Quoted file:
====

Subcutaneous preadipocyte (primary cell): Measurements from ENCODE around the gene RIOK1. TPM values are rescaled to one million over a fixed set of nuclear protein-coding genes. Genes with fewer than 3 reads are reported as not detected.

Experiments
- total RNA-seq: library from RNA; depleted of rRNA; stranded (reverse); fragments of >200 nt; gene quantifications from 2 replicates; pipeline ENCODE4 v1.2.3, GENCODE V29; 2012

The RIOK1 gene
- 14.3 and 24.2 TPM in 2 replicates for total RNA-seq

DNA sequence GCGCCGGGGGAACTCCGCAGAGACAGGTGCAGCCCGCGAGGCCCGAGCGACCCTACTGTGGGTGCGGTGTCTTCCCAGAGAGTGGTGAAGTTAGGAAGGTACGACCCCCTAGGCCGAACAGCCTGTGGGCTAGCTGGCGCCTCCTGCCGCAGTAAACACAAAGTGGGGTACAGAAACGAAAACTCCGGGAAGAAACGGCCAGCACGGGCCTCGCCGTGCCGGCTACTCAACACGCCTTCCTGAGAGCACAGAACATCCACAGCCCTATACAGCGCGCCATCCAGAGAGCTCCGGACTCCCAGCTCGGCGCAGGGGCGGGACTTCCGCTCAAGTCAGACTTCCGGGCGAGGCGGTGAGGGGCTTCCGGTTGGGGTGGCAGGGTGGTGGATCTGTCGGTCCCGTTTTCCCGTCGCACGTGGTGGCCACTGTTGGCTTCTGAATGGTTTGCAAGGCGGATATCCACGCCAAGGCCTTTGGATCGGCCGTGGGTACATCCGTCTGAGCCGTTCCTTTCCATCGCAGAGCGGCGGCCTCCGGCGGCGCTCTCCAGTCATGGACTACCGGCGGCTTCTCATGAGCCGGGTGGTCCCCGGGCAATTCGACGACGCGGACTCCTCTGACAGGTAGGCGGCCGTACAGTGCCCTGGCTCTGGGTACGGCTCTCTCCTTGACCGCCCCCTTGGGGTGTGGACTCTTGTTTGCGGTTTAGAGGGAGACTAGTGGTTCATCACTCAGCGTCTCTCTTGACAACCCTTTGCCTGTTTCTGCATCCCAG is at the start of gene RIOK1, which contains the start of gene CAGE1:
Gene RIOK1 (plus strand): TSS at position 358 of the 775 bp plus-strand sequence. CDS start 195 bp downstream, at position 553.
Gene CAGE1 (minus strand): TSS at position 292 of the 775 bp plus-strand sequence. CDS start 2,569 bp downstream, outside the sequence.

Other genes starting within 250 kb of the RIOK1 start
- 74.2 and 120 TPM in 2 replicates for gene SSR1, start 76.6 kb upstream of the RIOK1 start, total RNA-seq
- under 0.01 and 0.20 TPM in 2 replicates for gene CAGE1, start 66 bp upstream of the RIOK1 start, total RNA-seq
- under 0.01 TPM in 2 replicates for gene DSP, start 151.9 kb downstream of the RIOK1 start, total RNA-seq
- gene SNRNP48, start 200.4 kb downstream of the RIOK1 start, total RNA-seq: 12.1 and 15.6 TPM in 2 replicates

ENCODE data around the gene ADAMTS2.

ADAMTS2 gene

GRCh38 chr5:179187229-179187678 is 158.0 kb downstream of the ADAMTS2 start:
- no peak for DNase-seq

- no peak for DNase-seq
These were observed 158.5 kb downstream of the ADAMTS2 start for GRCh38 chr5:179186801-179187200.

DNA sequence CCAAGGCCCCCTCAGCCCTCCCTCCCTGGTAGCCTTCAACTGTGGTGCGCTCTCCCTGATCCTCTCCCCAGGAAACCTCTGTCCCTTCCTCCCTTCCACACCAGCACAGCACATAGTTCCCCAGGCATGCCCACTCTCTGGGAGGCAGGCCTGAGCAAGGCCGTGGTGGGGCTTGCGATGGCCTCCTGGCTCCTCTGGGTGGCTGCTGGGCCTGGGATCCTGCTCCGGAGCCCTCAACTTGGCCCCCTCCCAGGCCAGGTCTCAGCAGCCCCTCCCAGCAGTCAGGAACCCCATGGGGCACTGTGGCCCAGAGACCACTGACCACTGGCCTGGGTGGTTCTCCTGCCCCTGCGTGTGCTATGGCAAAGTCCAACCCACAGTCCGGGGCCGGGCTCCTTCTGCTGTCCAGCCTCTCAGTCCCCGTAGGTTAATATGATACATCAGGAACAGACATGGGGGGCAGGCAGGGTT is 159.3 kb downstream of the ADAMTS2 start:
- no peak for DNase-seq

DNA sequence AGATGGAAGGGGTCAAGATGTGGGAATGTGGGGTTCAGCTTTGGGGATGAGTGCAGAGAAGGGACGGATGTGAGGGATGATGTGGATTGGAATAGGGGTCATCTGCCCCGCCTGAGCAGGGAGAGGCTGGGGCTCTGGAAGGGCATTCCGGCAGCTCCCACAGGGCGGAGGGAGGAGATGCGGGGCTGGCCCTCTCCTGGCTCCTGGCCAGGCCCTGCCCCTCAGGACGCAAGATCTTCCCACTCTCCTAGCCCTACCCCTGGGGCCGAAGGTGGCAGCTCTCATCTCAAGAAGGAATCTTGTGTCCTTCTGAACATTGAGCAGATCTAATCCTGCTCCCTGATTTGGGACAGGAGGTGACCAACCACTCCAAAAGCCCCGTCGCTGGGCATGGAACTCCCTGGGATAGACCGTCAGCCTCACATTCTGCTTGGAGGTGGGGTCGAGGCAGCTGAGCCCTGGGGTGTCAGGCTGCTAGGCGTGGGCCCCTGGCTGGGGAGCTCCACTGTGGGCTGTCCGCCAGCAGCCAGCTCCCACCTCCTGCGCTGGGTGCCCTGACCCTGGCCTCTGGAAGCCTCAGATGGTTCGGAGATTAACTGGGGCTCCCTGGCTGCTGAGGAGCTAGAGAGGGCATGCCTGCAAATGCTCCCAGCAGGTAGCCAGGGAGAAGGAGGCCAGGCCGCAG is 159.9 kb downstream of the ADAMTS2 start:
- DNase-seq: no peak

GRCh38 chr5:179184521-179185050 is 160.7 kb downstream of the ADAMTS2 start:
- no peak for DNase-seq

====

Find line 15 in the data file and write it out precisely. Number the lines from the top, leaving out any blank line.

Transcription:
ADAMTS2 gene